Kudzu: Under the Vine

Andy and Evan, USA 14-16

The invasive species kudzu has been in America since 1855. Originally featured at the Centennial Exposition in Philadelphia in 1876, kudzu was first introduced as an ornamental plant, like it was in Japan, later becoming popular with farmers who used it to control erosion. Many people also used it to create shade around their homes during the heat of summer. Growing quickly in many soil types, kudzu became so popular that in 1943 that Channing Cope created the Kudzu Club of America. At 20,000 members, the club intended to grow 8 million acres of kudzu throughout the South. The club soon disbanded when kudzu became its own problem, covering everything in its path. By the early 1950s, the Soil Conservation Service was quietly back-pedaling on its big kudzu push.

Kudzu is a problem is because it thrives in foreign ecosystems, allowing it to have distinct advantages over the native species. Once kudzu inhabits an area, it chokes all biodiversity. According to the writers at “The Vintage News,” kudzu inhabits an immense 7,400,000 acres today in the southern United States, growing at a rate of almost one foot per day (at peak growth). Like other places in the world, Polk County, NC, is diverse in its plant life. Over 50% of the world’s plant species are only found in a single country. If kudzu starts growing in somewhere like this (like Polk county), it can wipe out half of the plant species in the world. We need to stop kudzu before it destroys the biodiversity of forests all over the east coast.

How can we, as members of our community, work with our local government to educate others about biodiversity and the kudzu infestation? According to “How Kudzu Works,”there are some known uses for kudzu, such as traditional medicine practices, food, art, and even creating homes. The solution that is the best for our national kudzu infestation is in harvesting the kudzu we have  now and killing the vine so it won’t grow back. Biodiversity of land life and of forest ecosystems is a major contributing factor to helping global warming. Also kudzu doesn’t just stop this biodiversity, it actually hurts the ozone layer even more because it affects the soil’s ability to sequester carbon and at the same time helps to cause climate change. Ten years ago, the Agricultural and forestry businesses averaged a loss of around $500 million per year because of land loss from kudzu. This does not include crops lost due to diseases carried by invasive species.

Conserving Carolina is a program dedicated to protecting and stewarding land and water resources vital to our natural heritage and quality of life in the Carolinas. Conserving Carolina has been working for years to help get rid of invasives around the Carolinas. Biocontrol can also help with the infestation but nothing has been created yet that is more effective than what we have now in that field. While we are becoming more effective in controlling kudzu, it is still advancing and needs a more permanent solution.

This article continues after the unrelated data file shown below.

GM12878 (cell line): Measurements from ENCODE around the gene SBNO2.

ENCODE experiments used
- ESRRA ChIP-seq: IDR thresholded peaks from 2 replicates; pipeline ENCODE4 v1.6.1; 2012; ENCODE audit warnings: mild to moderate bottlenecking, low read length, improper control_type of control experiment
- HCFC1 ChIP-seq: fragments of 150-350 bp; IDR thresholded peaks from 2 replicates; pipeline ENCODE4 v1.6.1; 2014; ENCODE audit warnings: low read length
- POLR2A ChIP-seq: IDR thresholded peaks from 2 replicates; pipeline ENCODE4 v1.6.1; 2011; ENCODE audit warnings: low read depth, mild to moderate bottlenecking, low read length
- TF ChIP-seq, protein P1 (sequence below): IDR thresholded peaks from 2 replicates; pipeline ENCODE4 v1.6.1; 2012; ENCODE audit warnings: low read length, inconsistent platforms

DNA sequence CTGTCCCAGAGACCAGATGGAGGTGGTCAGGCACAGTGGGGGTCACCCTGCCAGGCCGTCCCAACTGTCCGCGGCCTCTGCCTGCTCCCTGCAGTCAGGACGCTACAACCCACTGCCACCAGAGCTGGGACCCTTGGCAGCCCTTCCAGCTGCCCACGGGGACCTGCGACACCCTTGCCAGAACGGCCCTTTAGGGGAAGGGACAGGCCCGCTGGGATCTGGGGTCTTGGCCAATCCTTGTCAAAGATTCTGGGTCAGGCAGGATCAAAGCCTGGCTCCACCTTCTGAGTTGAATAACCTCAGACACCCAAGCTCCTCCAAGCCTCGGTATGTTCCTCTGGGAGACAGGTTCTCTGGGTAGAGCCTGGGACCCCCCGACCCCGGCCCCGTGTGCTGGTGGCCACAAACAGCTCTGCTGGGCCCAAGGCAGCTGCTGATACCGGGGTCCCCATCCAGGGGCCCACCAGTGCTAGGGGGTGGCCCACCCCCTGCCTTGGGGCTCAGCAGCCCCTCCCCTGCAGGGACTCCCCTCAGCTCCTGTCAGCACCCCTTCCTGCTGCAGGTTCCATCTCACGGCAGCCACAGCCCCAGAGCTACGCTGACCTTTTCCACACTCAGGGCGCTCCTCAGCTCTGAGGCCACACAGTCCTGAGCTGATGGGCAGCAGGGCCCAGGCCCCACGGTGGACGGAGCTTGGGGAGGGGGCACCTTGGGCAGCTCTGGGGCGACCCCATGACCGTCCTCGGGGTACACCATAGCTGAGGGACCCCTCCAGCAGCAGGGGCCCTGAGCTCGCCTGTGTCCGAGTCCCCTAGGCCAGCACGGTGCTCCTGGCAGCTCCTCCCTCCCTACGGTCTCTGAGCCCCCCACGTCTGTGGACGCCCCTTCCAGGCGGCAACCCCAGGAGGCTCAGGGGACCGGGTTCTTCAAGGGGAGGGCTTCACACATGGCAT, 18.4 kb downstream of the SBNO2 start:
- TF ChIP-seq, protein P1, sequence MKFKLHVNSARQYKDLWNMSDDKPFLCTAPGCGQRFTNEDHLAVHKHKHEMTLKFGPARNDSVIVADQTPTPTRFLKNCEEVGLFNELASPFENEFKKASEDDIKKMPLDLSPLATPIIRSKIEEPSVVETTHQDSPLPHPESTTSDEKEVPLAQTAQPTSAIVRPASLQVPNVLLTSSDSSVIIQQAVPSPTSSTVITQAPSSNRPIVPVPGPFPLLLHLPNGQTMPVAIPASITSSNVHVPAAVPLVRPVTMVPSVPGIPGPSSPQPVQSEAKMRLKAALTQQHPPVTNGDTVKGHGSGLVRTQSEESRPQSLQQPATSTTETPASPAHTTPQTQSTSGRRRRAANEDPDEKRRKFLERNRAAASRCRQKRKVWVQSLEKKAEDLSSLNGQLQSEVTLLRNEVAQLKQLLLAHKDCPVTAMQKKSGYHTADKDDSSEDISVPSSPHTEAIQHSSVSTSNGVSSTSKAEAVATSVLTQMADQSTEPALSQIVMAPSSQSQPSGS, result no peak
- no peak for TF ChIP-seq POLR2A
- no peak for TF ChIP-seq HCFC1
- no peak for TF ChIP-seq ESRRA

Planning to harvest kudzu is an effective way to get rid of it. This plan will help get rid of our infestation, but also it can help to make homes, art, and even medicine. Kudzu is a potential source of biofuels, as well. To get rid of all of the unwanted kudzu we will have to get government funding and create a plan of action. Also if we eradicate kudzu it can help open up more land in the United States. Of the over 80,000 different tree populations, less than about 1% have been studied for potential uses. Eradicating kudzu for homes and medicinal purposes will be the most effective thing that has been done yet to stop kudzu. Studying kudzu can be the small domino that starts the chain of effects leading to helping people and biodiversity over the world. By getting rid of kudzu everywhere; we will not have to use this kind of money again because of kudzu.

On the other hand, eradicating can also bring about many problems; these include but are not restricted to the high initial cost and the possibility of another problem: erosion. Also the best way to get rid of kudzu requires hard labor. It takes almost 12 hours to clear one acre of kudzu. It will take a lot of time to implement and get the government funding. After kudzu has been cleared, it takes years before anything else will grow there again, making it almost like a radioactive area with little plant and animal life. Also, all of the clear land may give way to another invasive species because there is nothing there stopping it. At this point kudzu had already affected lots of the southern United States. Even with these possible negative outcomes, eradicating kudzu is still the best option.

This change needs to happen soon, otherwise we will get to the point where we cannot control the kudzu, and it has affected the whole east coast. Its growth rate is higher than that of any other plant; it can grow almost anywhere. The best thing to do is to get rid of kudzu no matter the high initial cost, because it just gets worse with time. If we do nothing, kudzu expansion will consume our country.

Impacts of eradicating kudzu are economic stability in farming families, higher income rates, and jobs all over the country eradicating kudzu, which will make our unemployment rate go down and our economy as a country go up. Most people who have either worked on or studied kudzu do not believe that our protection against kudzu so far will be effective in the future. In conclusion, we need to implement a plan now to get rid of kudzu; otherwise it will haunt our future.

Kudzu infestation on Macedonia Road, Saluda, North Carolina
The amount of the nation affected by kudzu as of 2014.

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